Bonus Supply: Scissors

You probably already have a pair of these. Ones specifically designed for embroidery are not necessary, but are very nice to have. With the smaller scissors, it’s easier to snip mistake stitches.

All the supplies you could need on one simple list

There you have it – the five supplies you need to start cross-stitching. For your shopping delight, I’ve created an Amazon Idea List, Cross-Stitch Craze. This is an affiliate link, which means I get a little change when you purchase items through it.

I plan to continue this topic with tips and tricks I’ve learned for better, easier cross-stitching. Subscribe to my e-mail list so you don’t miss out!

Questions? Comments? Leave them below! 

Chronically Disorganized

Photo by Celia Spenard-Ko on Unsplash

It’s my dirty secret: I am chronically disorganized. I get easily overwhelmed by things, and have a hard time finding an organization system that works for me. I also love to collect and have a tendency to be over-prepared for situations. Example: my purse has a half-dozen pens, two notebooks, my medications (in case I remember I haven’t taken them while on the go, although that hasn’t happened in months), several lip glosses, two sets of keys (in case I leave mine somewhere), band-aids, an eyeglass repair kit, and more. My mother had a similar purse, and I think I learned by example. It is a pain in the rear to lug all this around.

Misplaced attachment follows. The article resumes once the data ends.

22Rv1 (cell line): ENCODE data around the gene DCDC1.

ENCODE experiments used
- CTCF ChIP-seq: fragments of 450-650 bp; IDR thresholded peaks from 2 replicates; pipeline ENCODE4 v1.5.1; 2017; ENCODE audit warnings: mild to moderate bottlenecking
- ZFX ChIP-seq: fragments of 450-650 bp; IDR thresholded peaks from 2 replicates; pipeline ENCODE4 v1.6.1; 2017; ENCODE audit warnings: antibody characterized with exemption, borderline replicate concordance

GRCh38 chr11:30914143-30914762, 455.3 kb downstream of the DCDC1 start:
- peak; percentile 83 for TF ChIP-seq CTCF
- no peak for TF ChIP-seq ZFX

My turning point happened slowly. It was like waking up gradually. I was tired of trying to find places to put things. I decided I wanted my craft room back. I didn’t want to take all my junk with me when I moved.

I began clearing out with a yard sale. It was a lot of work for $46, and emotionally exhausting to haggle with people and strong arming them into taking my stuff. I wound up dragging half of it to Goodwill. I figured in the future, I’d skip the convolutions and donate it straightaway.

Then I found that my fiance was concerned about clutter being a problem in our new house. I started decluttering in earnest. But I was hitting psychological roadblocks, and so I decided to find a therapist specializing in chronic disorganization. There were four in a 50 mile radius of the metropolitan area I live in. Using the Pyschology Today therapist directory, I chose one based on her profile. From the start, she was terrific! Great communication and rapport was established even before I went to my first appointment. She is helping me not only with chronic disorganization, but issues underlying.

The plan, abbreviated. (Even my handwriting is messy. Please excuse it.)

As moving and marriage are rapidly approaching, I had a stroke of inspiration and devised a stunningly simple plan. Begin Operation: POP.  POP stands for Purge Organize Pack. I’ve divided my house up by room, and further by small, logical sections. Every day, I start with one section, and each day, I work my way around the room. It isn’t a grand frenzy of cleaning and purging like I want, but I am making progress.